IACP Quick Take: How to do big things on a small police budget
Visibility into the budget and holding officers accountable for how they used that budget changed the way they operated
Here’s a quick summary of today’s session on how small agencies with even smaller budgets can not only manage, but thrive, presented by Greendale (Wis.) Police Chief Robert Malasuk at IACP 2014 in Orlando, Fla.
Quick Summary: Chief Robert Malasuk took over the Greendale police department in less that favorable conditions: he had no financial experience, his predecessor had weak relationships with community leaders and officers, and the agency’s spending habits left much to be desired, until he found a way to turn it all around.
“We settle for nothing less than continuous improvement – we took those two words and created a culture around it.” – Chief Malasuk
“It’s no secret that cops love training; the more training they receive the more successful they are.”
4 Key Takeaways:
- Malasuk created a plan and broke it into three parts: immediate action, short-term goals, and long-term goals, and promoted a mission statement that continuously reminded his officers of their ultimate goal.
- Every member of the police department had visibility into what the budget looked like and how it was being spent – which prompted them to think critically about their needs.
- No need to cut spending, just stop wasting. Once the officers of Greendale understood that the dollars they saved were going right back to them in the form or gear they needed most, they began spending their budget more carefully.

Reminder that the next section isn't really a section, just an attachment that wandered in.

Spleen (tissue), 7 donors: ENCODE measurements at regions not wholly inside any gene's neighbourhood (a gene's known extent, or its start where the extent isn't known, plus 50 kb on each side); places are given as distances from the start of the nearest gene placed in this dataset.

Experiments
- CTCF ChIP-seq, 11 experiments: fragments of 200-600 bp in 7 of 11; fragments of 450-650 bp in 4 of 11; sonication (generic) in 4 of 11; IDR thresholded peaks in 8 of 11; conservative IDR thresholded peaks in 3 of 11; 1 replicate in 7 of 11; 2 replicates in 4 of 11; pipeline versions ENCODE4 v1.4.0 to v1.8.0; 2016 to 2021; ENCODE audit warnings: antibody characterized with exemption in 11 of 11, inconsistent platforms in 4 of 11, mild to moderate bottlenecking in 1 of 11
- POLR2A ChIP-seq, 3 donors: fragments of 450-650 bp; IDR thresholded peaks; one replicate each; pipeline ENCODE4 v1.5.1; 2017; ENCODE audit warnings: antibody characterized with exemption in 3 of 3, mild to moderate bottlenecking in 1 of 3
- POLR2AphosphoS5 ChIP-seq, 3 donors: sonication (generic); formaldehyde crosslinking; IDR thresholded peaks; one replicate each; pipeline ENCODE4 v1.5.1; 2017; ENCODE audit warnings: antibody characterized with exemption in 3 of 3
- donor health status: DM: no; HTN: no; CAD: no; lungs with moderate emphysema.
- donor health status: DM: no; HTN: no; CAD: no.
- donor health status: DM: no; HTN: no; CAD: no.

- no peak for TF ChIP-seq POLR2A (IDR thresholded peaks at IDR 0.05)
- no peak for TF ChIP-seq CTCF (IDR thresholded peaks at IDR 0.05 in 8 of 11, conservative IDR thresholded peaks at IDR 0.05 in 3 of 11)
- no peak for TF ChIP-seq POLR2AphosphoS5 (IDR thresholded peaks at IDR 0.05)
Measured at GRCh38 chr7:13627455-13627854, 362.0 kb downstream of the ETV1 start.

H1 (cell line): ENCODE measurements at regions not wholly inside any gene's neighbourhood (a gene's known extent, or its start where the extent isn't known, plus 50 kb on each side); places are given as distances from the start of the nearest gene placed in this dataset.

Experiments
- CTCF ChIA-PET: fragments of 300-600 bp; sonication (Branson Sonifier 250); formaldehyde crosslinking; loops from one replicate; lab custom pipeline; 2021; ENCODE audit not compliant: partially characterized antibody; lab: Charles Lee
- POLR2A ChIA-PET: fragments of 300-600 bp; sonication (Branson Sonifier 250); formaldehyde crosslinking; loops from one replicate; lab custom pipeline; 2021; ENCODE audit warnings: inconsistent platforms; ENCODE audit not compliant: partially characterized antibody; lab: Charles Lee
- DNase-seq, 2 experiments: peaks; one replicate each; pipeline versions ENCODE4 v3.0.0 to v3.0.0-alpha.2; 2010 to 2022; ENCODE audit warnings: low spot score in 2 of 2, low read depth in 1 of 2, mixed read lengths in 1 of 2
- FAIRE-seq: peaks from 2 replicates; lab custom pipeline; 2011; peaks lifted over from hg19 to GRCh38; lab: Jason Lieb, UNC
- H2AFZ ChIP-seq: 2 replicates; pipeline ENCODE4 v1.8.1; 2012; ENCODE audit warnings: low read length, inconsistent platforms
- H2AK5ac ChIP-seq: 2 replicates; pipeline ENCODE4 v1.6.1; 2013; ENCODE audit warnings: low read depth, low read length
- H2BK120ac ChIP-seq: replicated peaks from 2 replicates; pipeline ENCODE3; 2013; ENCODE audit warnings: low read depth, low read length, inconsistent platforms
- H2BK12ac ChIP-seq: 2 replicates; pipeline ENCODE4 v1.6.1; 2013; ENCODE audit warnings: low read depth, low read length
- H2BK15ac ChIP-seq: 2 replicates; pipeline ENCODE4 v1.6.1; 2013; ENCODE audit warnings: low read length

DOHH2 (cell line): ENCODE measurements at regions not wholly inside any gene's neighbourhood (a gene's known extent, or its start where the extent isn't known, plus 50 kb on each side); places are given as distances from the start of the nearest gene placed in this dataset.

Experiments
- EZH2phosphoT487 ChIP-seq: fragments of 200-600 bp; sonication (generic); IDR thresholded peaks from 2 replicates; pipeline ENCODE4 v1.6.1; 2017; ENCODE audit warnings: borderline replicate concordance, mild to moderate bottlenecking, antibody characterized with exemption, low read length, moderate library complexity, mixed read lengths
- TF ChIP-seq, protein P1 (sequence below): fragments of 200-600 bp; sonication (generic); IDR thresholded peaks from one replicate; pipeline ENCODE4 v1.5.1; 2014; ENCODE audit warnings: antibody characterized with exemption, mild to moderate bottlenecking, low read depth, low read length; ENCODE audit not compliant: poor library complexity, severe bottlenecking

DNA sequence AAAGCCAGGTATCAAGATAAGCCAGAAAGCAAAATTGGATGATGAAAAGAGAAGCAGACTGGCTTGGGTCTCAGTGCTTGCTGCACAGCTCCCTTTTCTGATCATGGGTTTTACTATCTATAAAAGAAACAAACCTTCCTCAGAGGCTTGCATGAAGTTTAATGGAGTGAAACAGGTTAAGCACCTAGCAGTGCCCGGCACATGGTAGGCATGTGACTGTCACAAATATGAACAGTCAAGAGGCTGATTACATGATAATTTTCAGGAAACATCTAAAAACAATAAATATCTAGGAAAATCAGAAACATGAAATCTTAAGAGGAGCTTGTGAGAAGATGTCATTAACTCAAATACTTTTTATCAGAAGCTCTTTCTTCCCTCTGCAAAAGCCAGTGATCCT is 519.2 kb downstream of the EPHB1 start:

- By sending all police instructors to mandated training, Greendale was able to provide their officers with in-house specialty use of force training and driving training from instructors, eliminating the need for all officers to attend training elsewhere at cost.
Officers who wanted upgrades were expected to find out what it cost, seek out different vendors, and come back with a written proposal that detailed why the product benefitted the team, how it would save time, etc.
The department purchased new uniforms, squad cell phones, new firearms, communications technology, and more as a result of their new spending habits.
Officers voluntarily switched schedules around so that specialty training would not cost the department overtime, because they wanted the training and they knew the savings from avoiding OT pay would come back to them in some form.
Chief Malasuk won back the trust of city leaders by attending as many public financial meetings as possible to show that he was interested in learning and working collaboratively with them.